It’s Bastille Day, le 14 juillet, the French national holiday.
While it’s a day to celebrate the French celebrating themselves, why not an idea that might stimulate their economy? What if instead of the traditional July 14 Défilé Militaire down the Champs-Elysées, we went for a Défilé de Mode, a fashion show, and in an arena in which France excels?
Could the French economy be boosted by bustiers? Bolstered by boning? Strengthened with stays? Bring on the lavish, the lacy, the racy, the resplendent! No one does lingerie quite like the French, so why not capitalize on captivating culottes and beautiful bras?
In an amusing editorial in the Times, Maureen Dowd takes on intimate French style in “The Tortured Mechanics of Eroticism.”
Referring to a current exhibit at the Louvre’s Museum of Decorative Arts, Ms. Dowd notes that the exhibit:
provides a fascinating contrast between the industrial-seeming tools used to shape the body and the sexiness that results.
Tracing France’s lingerie styles – the more outré among them, we are offered everything from crinoline to codpieces and bustles to busking. We are informed that underwear reflected social status as well as prevailing fashions:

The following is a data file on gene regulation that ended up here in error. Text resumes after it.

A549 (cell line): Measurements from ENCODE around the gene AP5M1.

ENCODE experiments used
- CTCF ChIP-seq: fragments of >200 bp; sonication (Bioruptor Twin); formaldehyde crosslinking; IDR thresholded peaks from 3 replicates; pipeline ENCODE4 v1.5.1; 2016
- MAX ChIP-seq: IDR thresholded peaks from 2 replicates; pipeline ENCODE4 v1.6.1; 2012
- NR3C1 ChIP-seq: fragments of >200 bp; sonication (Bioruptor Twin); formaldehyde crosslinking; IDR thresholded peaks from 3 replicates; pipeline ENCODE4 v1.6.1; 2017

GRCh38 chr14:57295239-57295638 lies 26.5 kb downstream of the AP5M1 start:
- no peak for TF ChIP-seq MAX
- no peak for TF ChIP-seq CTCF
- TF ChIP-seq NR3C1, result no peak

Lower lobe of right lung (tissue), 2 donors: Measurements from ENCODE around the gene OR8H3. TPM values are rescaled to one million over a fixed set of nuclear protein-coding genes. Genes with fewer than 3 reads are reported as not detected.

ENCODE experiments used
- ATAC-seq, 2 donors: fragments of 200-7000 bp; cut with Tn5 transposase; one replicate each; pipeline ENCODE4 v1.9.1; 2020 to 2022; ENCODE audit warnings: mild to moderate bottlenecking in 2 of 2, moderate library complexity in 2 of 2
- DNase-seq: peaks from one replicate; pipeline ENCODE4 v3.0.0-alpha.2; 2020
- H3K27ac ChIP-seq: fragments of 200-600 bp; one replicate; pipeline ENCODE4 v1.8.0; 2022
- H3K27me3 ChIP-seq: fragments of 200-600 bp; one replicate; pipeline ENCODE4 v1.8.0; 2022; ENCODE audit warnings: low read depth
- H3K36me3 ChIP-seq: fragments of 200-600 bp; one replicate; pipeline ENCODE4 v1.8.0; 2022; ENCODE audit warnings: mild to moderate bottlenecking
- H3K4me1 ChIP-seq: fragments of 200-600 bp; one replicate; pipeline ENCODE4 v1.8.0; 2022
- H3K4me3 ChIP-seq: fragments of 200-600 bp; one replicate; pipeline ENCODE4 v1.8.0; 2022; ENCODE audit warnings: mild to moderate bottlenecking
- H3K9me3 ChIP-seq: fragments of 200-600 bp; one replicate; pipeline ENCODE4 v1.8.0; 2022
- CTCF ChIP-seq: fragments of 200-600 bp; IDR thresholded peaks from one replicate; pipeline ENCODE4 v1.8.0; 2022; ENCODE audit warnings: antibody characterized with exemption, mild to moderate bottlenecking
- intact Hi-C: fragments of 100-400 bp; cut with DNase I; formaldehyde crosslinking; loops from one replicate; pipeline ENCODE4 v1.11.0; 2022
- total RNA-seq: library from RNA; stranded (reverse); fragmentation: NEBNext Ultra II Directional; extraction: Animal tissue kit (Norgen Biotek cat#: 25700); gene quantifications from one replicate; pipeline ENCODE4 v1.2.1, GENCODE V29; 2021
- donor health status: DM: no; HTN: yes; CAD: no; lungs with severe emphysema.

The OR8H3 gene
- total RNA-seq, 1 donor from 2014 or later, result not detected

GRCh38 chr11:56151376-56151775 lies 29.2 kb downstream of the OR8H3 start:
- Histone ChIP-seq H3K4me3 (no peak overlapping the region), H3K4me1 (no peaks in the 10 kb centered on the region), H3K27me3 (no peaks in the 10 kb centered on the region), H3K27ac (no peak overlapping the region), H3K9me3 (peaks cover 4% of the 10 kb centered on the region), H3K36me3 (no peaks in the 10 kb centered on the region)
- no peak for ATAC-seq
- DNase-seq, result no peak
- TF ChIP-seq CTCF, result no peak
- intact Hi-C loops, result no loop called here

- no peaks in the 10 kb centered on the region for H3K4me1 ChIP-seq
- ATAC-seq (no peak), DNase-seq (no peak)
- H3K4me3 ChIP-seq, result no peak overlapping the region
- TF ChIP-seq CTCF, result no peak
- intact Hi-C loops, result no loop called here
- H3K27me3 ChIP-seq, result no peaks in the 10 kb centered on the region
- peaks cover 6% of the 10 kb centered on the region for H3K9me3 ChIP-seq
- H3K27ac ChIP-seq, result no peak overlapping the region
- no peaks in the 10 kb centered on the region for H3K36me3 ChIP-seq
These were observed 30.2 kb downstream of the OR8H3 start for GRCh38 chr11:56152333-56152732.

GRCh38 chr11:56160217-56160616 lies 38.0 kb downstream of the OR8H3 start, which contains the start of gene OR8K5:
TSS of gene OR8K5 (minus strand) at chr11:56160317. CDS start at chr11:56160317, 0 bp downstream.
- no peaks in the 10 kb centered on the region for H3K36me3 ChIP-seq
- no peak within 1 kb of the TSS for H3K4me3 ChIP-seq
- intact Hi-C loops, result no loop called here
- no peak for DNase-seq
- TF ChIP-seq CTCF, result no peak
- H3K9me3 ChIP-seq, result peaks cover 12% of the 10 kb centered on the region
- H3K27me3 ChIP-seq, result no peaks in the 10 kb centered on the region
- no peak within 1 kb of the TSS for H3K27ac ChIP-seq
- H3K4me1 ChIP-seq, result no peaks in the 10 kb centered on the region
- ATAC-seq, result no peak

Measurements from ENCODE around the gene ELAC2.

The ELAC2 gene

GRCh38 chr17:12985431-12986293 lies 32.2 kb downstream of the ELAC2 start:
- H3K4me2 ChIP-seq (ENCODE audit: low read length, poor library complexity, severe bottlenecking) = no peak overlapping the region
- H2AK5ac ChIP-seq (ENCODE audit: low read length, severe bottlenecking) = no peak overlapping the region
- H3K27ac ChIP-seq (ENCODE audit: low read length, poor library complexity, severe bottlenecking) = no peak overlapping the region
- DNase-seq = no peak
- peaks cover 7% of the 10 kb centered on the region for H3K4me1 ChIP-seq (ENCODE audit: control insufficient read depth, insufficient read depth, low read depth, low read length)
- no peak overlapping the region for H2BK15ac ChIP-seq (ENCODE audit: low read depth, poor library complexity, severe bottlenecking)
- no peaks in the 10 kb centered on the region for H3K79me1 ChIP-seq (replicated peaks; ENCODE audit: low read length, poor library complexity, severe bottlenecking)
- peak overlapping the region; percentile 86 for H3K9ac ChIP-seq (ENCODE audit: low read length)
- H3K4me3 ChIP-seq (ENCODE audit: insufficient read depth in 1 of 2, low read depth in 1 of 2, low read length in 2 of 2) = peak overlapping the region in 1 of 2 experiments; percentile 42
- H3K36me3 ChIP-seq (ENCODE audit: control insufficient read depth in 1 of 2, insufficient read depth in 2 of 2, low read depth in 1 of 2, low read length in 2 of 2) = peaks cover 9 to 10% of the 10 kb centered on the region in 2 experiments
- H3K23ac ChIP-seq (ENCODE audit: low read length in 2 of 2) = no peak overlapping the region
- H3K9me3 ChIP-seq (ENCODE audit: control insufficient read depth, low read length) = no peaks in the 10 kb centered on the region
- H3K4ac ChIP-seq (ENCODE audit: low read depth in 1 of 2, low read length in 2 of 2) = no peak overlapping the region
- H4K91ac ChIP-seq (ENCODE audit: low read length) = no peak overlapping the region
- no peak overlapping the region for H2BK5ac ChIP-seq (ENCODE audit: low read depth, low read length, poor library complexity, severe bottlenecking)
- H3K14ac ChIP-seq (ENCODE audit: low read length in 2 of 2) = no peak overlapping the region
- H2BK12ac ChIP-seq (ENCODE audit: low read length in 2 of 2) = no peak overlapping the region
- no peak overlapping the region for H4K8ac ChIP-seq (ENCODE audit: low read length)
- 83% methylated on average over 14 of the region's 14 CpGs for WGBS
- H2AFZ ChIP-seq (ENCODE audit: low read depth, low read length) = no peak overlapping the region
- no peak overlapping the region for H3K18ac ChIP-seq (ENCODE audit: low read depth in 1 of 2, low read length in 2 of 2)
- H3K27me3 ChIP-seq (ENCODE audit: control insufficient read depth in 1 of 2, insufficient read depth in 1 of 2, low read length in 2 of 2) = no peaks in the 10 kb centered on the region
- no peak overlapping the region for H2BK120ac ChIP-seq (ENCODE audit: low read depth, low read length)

… hard corsets were mostly worn by aristocratic women who wilted standing at court all day and needed bracing.
I must say, I got a mighty chuckle out of this column. (Do read – you will, too.) But I did find myself wondering if Ms. Dowd has ever availed herself of any French lingerie – I can only hope so – and if she sees the potential in its midst that I do.
A supporter of this particular French industry, I put my Euros where my mouth is, along with a few other bodily parts, knowing that bustiers and corsets provide outstanding structural solace for those with back problems, and for amply endowed women, the breasts are lifted without undue strain via scrawny straps that dig into the shoulders.
As for brassieres and briefs, may I simply say that the styles are many, the fit as variable as a woman’s real-world posterior, and it’s impossible not to feel divine at any age or size in impeccably styled and fitted “unmentionables” which we surely ought to mention more heartily.
My own favorites?
Aubade and Chantelle (though I admit they are rare splurges in my writer’s budget), but they are by no means the only marques de luxe to be found in my closet, even as I dream of Pérèle and Poiret… someday.
While I love a 14 juillet parade as much as the next person, what if we considered lingerie over Legionnaires? What if France played to its strengths, focusing on Airbus and Aubade? Perfumes and Pérèle? While I have no “figures” on how the economy’s coffers might swell, may I nonetheless suggest this could be an answer to domestic doldrums that need a lift?
Click Aubade catalog to access Aubade.com, Fall-Winter 2013
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